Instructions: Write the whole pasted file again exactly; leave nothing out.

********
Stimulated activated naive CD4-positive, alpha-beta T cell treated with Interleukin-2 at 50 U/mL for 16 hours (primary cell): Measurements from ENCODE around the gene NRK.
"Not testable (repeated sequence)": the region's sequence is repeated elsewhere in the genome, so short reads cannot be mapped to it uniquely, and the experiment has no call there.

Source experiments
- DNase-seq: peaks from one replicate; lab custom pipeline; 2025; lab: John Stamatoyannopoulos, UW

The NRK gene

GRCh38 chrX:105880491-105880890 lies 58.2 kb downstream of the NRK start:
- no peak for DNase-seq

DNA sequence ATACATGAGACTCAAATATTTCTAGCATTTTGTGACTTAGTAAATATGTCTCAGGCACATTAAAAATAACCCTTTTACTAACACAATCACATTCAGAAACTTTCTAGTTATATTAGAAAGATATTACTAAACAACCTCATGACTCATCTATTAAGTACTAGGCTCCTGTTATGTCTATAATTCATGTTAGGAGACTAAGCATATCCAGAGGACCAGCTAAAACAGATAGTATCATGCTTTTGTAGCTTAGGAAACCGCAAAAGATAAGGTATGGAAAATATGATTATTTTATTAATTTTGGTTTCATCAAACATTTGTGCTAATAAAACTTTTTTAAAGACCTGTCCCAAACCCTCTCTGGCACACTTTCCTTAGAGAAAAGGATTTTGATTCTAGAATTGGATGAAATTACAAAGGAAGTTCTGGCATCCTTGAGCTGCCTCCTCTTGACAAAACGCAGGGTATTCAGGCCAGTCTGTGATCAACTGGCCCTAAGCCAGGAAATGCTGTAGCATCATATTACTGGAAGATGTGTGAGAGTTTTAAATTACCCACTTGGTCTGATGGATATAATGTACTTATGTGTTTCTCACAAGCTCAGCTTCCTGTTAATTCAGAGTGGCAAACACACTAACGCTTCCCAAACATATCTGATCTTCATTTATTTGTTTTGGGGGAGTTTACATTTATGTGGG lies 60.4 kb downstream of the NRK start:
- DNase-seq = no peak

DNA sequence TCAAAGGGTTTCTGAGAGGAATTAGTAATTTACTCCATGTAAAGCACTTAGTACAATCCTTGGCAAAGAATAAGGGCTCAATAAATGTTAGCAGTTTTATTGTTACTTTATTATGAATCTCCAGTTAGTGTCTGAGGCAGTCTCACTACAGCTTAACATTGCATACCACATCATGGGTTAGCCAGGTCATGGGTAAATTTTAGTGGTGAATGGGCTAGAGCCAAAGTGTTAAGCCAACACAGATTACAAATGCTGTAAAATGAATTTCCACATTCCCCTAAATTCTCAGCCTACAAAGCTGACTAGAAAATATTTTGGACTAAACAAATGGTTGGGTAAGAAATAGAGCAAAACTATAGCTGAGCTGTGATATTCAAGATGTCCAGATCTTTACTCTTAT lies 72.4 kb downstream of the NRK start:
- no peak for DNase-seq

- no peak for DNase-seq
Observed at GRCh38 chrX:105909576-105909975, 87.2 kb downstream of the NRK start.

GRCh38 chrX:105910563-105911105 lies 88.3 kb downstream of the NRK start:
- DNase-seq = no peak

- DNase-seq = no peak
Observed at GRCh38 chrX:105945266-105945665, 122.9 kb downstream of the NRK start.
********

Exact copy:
Stimulated activated naive CD4-positive, alpha-beta T cell treated with Interleukin-2 at 50 U/mL for 16 hours (primary cell): Measurements from ENCODE around the gene NRK.
"Not testable (repeated sequence)": the region's sequence is repeated elsewhere in the genome, so short reads cannot be mapped to it uniquely, and the experiment has no call there.

Source experiments
- DNase-seq: peaks from one replicate; lab custom pipeline; 2025; lab: John Stamatoyannopoulos, UW

The NRK gene

GRCh38 chrX:105880491-105880890 lies 58.2 kb downstream of the NRK start:
- no peak for DNase-seq

DNA sequence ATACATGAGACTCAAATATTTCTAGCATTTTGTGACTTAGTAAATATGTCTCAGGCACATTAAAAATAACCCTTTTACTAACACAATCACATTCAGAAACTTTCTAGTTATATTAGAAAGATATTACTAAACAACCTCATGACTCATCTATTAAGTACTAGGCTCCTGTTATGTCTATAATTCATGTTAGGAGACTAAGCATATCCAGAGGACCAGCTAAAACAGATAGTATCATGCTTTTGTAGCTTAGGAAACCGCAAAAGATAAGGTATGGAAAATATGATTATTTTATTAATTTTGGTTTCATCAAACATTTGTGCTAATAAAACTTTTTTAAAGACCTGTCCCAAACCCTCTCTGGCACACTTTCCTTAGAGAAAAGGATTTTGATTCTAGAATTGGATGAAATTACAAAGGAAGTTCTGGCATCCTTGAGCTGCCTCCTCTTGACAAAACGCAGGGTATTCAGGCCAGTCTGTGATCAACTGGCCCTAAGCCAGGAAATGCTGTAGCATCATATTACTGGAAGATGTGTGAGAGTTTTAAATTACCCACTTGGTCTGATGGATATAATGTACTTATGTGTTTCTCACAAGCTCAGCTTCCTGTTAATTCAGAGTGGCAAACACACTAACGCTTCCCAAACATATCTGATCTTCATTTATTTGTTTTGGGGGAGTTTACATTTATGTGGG lies 60.4 kb downstream of the NRK start:
- DNase-seq = no peak

DNA sequence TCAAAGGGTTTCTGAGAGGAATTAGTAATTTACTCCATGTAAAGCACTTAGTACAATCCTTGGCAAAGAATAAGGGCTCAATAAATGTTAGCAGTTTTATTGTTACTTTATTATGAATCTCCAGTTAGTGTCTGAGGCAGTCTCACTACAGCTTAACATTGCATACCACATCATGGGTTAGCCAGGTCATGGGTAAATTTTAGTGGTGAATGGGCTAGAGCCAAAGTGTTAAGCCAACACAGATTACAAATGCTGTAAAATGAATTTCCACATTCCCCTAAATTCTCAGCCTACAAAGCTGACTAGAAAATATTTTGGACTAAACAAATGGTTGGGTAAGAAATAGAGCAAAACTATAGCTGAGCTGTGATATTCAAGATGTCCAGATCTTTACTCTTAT lies 72.4 kb downstream of the NRK start:
- no peak for DNase-seq

- no peak for DNase-seq
Observed at GRCh38 chrX:105909576-105909975, 87.2 kb downstream of the NRK start.

GRCh38 chrX:105910563-105911105 lies 88.3 kb downstream of the NRK start:
- DNase-seq = no peak

- DNase-seq = no peak
Observed at GRCh38 chrX:105945266-105945665, 122.9 kb downstream of the NRK start.